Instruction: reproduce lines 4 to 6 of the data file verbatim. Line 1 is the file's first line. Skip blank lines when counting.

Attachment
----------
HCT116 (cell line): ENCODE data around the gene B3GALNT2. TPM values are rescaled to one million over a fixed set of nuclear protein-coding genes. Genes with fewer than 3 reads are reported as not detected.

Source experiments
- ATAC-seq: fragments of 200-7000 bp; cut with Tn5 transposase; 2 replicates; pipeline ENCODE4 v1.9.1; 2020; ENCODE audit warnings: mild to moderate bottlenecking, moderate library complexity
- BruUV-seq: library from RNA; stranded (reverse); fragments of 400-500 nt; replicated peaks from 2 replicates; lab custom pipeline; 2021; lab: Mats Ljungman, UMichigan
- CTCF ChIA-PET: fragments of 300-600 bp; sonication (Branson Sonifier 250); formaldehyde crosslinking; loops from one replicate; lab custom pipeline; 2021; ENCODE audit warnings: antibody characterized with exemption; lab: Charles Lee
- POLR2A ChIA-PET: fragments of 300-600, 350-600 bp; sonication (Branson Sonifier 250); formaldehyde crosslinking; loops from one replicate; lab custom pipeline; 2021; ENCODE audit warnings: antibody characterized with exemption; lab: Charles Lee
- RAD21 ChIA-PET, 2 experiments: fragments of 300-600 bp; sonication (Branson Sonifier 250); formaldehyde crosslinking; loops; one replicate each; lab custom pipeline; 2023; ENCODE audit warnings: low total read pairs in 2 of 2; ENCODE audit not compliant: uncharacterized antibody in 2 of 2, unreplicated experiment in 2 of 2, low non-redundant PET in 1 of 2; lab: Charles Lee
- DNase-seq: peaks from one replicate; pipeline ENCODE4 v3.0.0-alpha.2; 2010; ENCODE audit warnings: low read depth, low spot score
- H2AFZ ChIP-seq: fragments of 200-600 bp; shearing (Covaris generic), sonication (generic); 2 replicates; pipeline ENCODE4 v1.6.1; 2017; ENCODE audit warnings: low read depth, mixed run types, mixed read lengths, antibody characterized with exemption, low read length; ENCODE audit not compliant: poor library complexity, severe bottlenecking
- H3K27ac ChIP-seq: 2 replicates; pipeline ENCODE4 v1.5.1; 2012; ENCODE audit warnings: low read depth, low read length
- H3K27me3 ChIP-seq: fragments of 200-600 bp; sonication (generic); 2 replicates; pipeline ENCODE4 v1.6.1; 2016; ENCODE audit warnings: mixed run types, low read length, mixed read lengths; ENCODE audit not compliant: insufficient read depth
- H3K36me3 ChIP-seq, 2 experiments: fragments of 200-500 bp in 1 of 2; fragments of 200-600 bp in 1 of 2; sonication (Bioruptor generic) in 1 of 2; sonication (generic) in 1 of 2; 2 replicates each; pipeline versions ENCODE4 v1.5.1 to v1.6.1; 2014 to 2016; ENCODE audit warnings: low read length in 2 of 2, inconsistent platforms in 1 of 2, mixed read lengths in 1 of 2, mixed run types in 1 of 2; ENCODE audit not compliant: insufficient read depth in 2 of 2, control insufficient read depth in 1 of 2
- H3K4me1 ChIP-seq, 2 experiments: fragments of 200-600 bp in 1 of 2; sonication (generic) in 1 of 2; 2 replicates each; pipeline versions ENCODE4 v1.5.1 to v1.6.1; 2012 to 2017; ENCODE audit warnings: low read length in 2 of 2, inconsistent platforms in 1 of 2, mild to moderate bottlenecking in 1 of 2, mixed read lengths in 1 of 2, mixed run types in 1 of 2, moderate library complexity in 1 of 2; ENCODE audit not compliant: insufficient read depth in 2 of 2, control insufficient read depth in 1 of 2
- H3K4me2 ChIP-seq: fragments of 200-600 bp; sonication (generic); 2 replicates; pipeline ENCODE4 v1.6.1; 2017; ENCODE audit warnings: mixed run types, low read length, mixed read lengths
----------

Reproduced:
- BruUV-seq: library from RNA; stranded (reverse); fragments of 400-500 nt; replicated peaks from 2 replicates; lab custom pipeline; 2021; lab: Mats Ljungman, UMichigan
- CTCF ChIA-PET: fragments of 300-600 bp; sonication (Branson Sonifier 250); formaldehyde crosslinking; loops from one replicate; lab custom pipeline; 2021; ENCODE audit warnings: antibody characterized with exemption; lab: Charles Lee
- POLR2A ChIA-PET: fragments of 300-600, 350-600 bp; sonication (Branson Sonifier 250); formaldehyde crosslinking; loops from one replicate; lab custom pipeline; 2021; ENCODE audit warnings: antibody characterized with exemption; lab: Charles Lee